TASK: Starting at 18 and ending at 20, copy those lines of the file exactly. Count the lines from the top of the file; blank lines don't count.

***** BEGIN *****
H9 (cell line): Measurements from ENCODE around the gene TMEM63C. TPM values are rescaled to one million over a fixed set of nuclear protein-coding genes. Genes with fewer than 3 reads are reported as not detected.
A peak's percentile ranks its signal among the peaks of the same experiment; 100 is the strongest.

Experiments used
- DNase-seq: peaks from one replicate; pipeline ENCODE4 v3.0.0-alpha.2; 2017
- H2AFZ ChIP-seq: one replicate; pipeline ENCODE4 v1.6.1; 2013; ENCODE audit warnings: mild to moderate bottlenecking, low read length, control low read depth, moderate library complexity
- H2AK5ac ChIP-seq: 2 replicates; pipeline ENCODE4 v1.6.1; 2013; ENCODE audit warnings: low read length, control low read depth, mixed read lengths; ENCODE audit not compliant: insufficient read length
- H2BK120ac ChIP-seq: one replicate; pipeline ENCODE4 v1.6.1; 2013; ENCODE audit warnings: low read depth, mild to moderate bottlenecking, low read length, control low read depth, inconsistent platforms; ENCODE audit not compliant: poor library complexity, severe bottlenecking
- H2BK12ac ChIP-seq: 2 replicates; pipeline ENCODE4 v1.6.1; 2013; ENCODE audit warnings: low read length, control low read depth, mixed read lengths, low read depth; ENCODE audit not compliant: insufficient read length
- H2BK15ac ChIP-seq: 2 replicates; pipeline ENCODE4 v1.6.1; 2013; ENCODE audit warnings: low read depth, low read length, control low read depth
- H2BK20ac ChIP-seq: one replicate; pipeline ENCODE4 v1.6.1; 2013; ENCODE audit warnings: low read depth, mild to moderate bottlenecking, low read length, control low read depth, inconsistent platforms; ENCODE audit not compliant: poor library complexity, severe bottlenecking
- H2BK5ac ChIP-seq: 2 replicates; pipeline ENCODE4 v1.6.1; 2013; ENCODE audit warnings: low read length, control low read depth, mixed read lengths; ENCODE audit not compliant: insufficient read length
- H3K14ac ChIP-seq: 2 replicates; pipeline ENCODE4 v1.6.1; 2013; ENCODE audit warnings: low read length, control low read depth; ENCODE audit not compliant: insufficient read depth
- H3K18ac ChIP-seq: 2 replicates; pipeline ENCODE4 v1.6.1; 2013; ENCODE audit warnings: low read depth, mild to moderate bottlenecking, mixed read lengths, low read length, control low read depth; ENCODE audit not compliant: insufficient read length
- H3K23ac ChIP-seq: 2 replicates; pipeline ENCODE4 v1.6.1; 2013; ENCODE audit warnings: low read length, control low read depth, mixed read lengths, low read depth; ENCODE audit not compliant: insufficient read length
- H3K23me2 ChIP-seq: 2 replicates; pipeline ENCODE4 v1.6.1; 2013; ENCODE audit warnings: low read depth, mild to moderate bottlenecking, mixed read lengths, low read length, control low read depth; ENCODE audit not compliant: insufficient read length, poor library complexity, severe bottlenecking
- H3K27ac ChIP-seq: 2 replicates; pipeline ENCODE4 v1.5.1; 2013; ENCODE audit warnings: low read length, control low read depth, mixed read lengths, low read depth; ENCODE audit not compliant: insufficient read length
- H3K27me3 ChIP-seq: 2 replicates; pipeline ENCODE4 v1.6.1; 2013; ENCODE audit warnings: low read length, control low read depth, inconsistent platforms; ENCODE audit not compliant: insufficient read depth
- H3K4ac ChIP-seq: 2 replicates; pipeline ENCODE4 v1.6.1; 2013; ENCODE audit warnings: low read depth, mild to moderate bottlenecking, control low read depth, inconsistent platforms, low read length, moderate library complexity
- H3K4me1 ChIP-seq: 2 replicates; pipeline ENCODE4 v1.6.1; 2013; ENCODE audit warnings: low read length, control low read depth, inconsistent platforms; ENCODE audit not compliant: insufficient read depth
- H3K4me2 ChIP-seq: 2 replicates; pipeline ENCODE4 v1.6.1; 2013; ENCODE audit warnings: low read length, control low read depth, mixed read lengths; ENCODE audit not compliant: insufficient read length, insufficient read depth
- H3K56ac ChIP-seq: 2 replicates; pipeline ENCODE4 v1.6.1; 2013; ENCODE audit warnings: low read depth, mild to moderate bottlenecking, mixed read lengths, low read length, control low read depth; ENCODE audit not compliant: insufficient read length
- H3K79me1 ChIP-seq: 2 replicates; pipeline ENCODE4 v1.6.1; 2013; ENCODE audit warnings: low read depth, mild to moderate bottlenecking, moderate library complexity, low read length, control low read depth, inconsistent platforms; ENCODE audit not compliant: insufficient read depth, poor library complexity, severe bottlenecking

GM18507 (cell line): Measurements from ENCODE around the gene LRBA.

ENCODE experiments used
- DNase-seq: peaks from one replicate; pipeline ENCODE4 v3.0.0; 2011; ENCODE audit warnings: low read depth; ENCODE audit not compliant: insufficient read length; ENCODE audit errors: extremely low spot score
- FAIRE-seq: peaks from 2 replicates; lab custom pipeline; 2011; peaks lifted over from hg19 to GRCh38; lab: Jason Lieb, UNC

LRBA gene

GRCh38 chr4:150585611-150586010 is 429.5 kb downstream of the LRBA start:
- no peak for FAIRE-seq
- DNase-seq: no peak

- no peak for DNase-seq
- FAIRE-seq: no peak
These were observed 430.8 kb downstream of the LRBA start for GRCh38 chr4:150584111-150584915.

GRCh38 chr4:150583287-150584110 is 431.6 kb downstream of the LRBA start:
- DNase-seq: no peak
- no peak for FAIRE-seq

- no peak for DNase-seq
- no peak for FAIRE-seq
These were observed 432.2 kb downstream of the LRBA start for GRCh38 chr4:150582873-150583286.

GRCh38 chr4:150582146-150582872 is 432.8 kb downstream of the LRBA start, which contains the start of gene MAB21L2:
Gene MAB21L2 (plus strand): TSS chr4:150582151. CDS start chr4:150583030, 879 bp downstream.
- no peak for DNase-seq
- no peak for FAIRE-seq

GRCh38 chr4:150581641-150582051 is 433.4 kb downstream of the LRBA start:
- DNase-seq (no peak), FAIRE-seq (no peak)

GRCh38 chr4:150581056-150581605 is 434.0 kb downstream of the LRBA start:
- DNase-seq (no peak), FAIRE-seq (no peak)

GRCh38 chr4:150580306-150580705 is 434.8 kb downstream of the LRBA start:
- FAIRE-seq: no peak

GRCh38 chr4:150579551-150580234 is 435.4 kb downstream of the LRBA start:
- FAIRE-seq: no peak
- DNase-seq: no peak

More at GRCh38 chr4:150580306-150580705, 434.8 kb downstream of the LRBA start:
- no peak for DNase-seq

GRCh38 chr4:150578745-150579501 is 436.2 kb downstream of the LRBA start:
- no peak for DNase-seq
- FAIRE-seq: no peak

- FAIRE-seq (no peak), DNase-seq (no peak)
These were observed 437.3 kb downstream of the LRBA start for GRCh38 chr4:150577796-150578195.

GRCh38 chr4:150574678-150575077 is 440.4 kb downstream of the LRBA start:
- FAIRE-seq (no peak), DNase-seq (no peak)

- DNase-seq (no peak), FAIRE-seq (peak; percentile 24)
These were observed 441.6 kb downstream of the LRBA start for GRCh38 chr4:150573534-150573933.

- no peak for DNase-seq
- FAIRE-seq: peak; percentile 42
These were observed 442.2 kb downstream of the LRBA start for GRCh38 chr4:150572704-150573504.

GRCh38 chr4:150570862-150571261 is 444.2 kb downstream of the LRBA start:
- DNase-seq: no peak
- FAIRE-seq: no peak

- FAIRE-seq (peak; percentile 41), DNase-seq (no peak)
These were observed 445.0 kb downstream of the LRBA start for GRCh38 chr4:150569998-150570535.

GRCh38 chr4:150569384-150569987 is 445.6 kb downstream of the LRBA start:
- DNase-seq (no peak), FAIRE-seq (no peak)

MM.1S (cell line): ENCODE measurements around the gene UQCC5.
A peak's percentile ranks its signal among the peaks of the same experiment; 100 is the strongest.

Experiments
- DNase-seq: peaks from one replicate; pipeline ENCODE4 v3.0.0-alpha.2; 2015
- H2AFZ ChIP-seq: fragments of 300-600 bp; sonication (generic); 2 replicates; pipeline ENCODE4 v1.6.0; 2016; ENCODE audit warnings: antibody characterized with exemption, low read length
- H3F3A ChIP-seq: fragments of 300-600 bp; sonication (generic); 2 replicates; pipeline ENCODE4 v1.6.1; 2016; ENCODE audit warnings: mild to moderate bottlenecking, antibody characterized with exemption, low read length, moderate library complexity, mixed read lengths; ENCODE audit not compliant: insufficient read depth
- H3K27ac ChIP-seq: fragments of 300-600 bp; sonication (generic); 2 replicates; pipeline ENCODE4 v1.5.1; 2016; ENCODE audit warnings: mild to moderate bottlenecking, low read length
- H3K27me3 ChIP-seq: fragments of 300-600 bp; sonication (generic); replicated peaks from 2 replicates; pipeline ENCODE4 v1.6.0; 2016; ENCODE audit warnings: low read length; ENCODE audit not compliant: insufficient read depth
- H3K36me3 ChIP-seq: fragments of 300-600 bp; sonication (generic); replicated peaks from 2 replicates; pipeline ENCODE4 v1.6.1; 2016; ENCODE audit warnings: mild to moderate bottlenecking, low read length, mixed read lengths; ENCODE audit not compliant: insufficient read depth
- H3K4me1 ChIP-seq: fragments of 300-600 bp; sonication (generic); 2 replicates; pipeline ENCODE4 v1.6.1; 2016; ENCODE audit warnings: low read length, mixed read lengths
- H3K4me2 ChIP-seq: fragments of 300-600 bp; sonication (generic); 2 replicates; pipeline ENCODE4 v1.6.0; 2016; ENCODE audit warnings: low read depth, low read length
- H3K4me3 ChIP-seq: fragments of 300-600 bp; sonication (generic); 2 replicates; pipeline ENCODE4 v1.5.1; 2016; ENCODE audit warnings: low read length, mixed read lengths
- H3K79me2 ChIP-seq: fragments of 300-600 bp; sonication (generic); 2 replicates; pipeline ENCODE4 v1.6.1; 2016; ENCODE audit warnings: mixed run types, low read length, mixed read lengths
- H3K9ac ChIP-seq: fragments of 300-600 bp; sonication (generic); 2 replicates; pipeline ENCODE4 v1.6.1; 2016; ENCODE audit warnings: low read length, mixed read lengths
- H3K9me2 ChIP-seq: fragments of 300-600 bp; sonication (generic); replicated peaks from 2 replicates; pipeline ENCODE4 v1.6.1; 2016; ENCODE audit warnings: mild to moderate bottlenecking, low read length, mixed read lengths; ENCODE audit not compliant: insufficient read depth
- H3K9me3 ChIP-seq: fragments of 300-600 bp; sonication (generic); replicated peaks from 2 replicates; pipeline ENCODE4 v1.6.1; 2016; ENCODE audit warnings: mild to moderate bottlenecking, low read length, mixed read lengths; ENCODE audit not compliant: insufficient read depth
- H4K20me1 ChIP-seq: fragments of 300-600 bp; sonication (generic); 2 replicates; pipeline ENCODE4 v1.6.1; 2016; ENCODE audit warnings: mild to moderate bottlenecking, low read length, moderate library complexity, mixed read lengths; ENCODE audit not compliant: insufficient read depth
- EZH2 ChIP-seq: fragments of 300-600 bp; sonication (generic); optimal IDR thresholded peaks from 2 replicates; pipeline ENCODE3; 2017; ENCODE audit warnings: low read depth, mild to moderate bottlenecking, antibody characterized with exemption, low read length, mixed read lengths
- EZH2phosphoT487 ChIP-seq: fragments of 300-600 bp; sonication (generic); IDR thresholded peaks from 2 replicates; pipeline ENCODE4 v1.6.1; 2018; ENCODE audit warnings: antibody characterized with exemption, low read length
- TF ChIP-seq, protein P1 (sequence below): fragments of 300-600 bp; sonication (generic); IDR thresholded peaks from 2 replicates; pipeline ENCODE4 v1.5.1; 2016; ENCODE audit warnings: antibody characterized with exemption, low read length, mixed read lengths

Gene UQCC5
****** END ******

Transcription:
- H3K4ac ChIP-seq: 2 replicates; pipeline ENCODE4 v1.6.1; 2013; ENCODE audit warnings: low read depth, mild to moderate bottlenecking, control low read depth, inconsistent platforms, low read length, moderate library complexity
- H3K4me1 ChIP-seq: 2 replicates; pipeline ENCODE4 v1.6.1; 2013; ENCODE audit warnings: low read length, control low read depth, inconsistent platforms; ENCODE audit not compliant: insufficient read depth
- H3K4me2 ChIP-seq: 2 replicates; pipeline ENCODE4 v1.6.1; 2013; ENCODE audit warnings: low read length, control low read depth, mixed read lengths; ENCODE audit not compliant: insufficient read length, insufficient read depth